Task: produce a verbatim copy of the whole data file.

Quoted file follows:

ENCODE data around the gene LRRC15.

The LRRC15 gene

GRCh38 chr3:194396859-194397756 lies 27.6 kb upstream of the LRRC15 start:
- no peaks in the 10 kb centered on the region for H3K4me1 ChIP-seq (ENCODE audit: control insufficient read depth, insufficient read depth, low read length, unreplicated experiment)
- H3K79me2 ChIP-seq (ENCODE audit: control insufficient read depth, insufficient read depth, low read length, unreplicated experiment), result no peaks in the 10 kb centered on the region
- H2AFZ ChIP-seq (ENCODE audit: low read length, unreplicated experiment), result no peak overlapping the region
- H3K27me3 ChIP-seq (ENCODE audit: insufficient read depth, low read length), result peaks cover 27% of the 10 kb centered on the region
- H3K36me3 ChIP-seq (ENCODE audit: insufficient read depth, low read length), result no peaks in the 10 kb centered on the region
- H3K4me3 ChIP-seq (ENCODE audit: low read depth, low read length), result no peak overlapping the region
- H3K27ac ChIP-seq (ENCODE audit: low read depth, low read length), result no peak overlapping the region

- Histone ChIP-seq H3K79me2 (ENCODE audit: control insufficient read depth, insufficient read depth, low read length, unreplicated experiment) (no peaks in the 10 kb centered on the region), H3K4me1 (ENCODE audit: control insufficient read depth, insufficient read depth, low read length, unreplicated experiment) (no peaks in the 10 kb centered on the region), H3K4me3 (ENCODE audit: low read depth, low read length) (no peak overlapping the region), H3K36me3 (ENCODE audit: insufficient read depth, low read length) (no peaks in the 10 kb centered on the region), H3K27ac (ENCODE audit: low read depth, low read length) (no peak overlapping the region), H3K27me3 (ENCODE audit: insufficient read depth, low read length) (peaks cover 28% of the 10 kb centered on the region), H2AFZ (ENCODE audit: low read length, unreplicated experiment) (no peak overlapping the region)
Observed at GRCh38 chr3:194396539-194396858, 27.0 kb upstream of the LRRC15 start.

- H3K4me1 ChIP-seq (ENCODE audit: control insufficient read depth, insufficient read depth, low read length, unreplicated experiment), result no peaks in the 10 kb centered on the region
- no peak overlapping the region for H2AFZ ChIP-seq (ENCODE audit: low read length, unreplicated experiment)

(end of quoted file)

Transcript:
ENCODE data around the gene LRRC15.

The LRRC15 gene

GRCh38 chr3:194396859-194397756 lies 27.6 kb upstream of the LRRC15 start:
- no peaks in the 10 kb centered on the region for H3K4me1 ChIP-seq (ENCODE audit: control insufficient read depth, insufficient read depth, low read length, unreplicated experiment)
- H3K79me2 ChIP-seq (ENCODE audit: control insufficient read depth, insufficient read depth, low read length, unreplicated experiment), result no peaks in the 10 kb centered on the region
- H2AFZ ChIP-seq (ENCODE audit: low read length, unreplicated experiment), result no peak overlapping the region
- H3K27me3 ChIP-seq (ENCODE audit: insufficient read depth, low read length), result peaks cover 27% of the 10 kb centered on the region
- H3K36me3 ChIP-seq (ENCODE audit: insufficient read depth, low read length), result no peaks in the 10 kb centered on the region
- H3K4me3 ChIP-seq (ENCODE audit: low read depth, low read length), result no peak overlapping the region
- H3K27ac ChIP-seq (ENCODE audit: low read depth, low read length), result no peak overlapping the region

- Histone ChIP-seq H3K79me2 (ENCODE audit: control insufficient read depth, insufficient read depth, low read length, unreplicated experiment) (no peaks in the 10 kb centered on the region), H3K4me1 (ENCODE audit: control insufficient read depth, insufficient read depth, low read length, unreplicated experiment) (no peaks in the 10 kb centered on the region), H3K4me3 (ENCODE audit: low read depth, low read length) (no peak overlapping the region), H3K36me3 (ENCODE audit: insufficient read depth, low read length) (no peaks in the 10 kb centered on the region), H3K27ac (ENCODE audit: low read depth, low read length) (no peak overlapping the region), H3K27me3 (ENCODE audit: insufficient read depth, low read length) (peaks cover 28% of the 10 kb centered on the region), H2AFZ (ENCODE audit: low read length, unreplicated experiment) (no peak overlapping the region)
Observed at GRCh38 chr3:194396539-194396858, 27.0 kb upstream of the LRRC15 start.

- H3K4me1 ChIP-seq (ENCODE audit: control insufficient read depth, insufficient read depth, low read length, unreplicated experiment), result no peaks in the 10 kb centered on the region
- no peak overlapping the region for H2AFZ ChIP-seq (ENCODE audit: low read length, unreplicated experiment)